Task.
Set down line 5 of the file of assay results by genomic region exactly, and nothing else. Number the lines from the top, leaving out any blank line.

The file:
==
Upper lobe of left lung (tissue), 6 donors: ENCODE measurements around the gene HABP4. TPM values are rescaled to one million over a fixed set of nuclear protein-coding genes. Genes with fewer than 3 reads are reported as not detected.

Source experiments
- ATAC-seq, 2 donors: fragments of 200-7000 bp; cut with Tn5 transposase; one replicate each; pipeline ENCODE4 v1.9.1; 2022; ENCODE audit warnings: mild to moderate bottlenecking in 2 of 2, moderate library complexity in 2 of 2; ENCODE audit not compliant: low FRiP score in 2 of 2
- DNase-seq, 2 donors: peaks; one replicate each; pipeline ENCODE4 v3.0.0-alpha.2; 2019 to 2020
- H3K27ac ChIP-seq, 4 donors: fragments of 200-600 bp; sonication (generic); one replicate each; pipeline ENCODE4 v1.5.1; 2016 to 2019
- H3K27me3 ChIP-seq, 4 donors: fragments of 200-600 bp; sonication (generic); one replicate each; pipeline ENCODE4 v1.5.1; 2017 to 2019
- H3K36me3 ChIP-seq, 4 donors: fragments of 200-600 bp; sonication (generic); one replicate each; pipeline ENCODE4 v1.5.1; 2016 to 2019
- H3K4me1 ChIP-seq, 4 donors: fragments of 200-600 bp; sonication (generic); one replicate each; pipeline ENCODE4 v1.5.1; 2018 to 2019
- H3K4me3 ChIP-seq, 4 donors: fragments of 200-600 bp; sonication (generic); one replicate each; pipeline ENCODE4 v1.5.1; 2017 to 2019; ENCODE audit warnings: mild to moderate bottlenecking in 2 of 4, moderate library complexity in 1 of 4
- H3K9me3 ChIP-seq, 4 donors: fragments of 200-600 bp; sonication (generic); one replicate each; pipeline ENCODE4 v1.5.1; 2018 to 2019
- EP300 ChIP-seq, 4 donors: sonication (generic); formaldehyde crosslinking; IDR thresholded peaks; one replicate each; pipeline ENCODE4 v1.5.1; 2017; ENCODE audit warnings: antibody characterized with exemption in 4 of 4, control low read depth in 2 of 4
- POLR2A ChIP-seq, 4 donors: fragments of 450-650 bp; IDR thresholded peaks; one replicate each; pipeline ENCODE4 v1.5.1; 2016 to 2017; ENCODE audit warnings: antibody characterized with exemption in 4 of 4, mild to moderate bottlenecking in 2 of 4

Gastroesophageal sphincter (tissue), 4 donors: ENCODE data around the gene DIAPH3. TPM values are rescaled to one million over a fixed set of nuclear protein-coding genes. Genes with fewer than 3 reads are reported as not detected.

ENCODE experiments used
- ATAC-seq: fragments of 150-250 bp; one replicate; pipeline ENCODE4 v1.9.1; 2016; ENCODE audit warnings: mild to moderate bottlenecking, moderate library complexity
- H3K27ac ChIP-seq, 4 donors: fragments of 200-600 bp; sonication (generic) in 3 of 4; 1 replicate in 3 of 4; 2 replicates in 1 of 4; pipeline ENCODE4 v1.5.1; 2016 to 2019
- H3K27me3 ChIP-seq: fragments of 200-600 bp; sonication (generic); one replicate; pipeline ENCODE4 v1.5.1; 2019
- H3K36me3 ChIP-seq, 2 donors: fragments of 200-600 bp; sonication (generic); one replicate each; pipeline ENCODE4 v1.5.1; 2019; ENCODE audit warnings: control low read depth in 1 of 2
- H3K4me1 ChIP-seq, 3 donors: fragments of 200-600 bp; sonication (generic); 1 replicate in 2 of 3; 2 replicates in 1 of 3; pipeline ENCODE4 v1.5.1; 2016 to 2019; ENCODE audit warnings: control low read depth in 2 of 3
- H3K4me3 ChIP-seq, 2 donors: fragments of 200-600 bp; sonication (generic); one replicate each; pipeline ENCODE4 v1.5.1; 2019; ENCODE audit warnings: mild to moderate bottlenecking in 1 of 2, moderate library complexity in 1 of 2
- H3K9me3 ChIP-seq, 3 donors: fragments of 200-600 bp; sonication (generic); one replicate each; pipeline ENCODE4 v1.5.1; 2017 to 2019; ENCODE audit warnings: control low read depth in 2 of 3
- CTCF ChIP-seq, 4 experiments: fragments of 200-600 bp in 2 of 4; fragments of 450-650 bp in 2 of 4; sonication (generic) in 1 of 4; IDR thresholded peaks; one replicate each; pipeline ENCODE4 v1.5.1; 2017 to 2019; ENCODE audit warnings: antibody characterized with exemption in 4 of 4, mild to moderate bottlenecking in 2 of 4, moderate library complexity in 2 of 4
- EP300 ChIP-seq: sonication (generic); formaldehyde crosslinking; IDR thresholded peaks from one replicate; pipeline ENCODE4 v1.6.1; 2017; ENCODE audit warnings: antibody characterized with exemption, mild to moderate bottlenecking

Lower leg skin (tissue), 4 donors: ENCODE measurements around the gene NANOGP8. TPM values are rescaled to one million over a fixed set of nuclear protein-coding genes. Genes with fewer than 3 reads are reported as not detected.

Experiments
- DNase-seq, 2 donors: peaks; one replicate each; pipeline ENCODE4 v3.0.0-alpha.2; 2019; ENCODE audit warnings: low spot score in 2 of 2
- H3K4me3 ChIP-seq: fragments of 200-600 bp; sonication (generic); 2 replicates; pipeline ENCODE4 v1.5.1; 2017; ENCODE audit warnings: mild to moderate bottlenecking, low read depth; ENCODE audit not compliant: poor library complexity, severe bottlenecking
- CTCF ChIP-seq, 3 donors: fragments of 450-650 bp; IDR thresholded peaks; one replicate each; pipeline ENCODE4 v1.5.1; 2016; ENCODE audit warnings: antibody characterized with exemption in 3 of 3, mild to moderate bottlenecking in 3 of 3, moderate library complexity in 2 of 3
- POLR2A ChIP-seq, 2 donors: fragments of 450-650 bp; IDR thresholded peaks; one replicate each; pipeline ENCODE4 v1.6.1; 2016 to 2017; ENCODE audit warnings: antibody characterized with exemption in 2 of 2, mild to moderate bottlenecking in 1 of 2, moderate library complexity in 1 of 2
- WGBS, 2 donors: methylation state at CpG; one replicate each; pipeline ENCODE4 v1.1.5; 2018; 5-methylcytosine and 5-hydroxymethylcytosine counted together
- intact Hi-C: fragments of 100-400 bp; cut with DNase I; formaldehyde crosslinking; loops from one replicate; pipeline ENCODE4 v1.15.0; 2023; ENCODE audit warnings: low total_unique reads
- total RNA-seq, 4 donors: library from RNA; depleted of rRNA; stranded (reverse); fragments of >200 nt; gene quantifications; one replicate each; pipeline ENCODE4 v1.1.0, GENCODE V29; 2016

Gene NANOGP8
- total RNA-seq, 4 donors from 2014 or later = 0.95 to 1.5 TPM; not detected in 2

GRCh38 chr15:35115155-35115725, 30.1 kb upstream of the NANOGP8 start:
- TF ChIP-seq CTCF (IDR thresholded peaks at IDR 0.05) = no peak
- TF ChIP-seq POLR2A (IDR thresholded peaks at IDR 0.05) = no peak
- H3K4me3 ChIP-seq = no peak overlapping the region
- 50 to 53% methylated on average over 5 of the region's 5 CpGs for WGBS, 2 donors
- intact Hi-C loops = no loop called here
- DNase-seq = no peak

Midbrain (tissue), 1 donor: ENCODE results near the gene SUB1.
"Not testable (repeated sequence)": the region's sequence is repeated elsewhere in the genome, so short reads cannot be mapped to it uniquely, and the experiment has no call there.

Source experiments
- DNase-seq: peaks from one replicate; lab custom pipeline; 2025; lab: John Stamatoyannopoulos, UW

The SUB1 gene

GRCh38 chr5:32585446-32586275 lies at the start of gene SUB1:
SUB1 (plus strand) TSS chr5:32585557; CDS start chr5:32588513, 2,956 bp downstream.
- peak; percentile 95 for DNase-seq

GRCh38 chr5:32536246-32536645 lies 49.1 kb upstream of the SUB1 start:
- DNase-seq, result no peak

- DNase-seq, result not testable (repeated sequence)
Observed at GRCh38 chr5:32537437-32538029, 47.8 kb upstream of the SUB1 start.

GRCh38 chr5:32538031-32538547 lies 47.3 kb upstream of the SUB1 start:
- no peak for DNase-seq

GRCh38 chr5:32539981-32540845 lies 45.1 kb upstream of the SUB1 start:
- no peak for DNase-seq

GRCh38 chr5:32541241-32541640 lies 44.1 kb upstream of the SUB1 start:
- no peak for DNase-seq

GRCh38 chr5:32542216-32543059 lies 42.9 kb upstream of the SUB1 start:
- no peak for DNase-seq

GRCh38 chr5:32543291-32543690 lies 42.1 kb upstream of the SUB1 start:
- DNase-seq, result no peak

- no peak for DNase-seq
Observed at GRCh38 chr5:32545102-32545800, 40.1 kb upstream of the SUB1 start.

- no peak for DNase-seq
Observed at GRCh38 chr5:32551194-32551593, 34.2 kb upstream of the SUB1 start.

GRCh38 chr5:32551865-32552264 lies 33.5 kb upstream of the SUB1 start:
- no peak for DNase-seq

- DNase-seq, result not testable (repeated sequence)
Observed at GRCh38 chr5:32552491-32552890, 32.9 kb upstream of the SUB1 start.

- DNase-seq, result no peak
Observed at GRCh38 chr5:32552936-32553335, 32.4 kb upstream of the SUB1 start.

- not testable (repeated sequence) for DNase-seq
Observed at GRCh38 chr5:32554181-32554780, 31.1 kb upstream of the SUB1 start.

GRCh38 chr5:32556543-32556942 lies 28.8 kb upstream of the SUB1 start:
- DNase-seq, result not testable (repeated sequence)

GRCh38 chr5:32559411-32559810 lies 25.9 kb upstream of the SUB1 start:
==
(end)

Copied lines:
- H3K27ac ChIP-seq, 4 donors: fragments of 200-600 bp; sonication (generic); one replicate each; pipeline ENCODE4 v1.5.1; 2016 to 2019